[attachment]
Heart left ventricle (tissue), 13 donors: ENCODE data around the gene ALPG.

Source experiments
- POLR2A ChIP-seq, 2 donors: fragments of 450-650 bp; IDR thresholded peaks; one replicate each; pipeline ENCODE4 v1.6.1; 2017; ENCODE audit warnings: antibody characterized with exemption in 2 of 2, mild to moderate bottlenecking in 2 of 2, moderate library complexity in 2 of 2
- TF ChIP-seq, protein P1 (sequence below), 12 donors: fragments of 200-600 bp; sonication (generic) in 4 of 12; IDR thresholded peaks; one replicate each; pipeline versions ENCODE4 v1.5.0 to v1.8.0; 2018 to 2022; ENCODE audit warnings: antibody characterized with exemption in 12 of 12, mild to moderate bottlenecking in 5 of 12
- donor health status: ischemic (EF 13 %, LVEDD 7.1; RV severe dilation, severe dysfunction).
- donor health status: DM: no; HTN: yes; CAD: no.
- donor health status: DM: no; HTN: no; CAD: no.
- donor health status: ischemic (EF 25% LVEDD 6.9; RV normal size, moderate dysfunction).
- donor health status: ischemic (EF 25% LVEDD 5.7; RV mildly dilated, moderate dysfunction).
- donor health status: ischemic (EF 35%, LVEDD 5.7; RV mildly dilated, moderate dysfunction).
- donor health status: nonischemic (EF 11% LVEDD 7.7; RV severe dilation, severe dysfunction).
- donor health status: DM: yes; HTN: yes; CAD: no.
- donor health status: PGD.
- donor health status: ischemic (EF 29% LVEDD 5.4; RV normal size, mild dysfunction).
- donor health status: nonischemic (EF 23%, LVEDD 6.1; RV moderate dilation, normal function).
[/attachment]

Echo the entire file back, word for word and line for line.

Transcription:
Heart left ventricle (tissue), 13 donors: ENCODE data around the gene ALPG.

Source experiments
- POLR2A ChIP-seq, 2 donors: fragments of 450-650 bp; IDR thresholded peaks; one replicate each; pipeline ENCODE4 v1.6.1; 2017; ENCODE audit warnings: antibody characterized with exemption in 2 of 2, mild to moderate bottlenecking in 2 of 2, moderate library complexity in 2 of 2
- TF ChIP-seq, protein P1 (sequence below), 12 donors: fragments of 200-600 bp; sonication (generic) in 4 of 12; IDR thresholded peaks; one replicate each; pipeline versions ENCODE4 v1.5.0 to v1.8.0; 2018 to 2022; ENCODE audit warnings: antibody characterized with exemption in 12 of 12, mild to moderate bottlenecking in 5 of 12
- donor health status: ischemic (EF 13 %, LVEDD 7.1; RV severe dilation, severe dysfunction).
- donor health status: DM: no; HTN: yes; CAD: no.
- donor health status: DM: no; HTN: no; CAD: no.
- donor health status: ischemic (EF 25% LVEDD 6.9; RV normal size, moderate dysfunction).
- donor health status: ischemic (EF 25% LVEDD 5.7; RV mildly dilated, moderate dysfunction).
- donor health status: ischemic (EF 35%, LVEDD 5.7; RV mildly dilated, moderate dysfunction).
- donor health status: nonischemic (EF 11% LVEDD 7.7; RV severe dilation, severe dysfunction).
- donor health status: DM: yes; HTN: yes; CAD: no.
- donor health status: PGD.
- donor health status: ischemic (EF 29% LVEDD 5.4; RV normal size, mild dysfunction).
- donor health status: nonischemic (EF 23%, LVEDD 6.1; RV moderate dilation, normal function).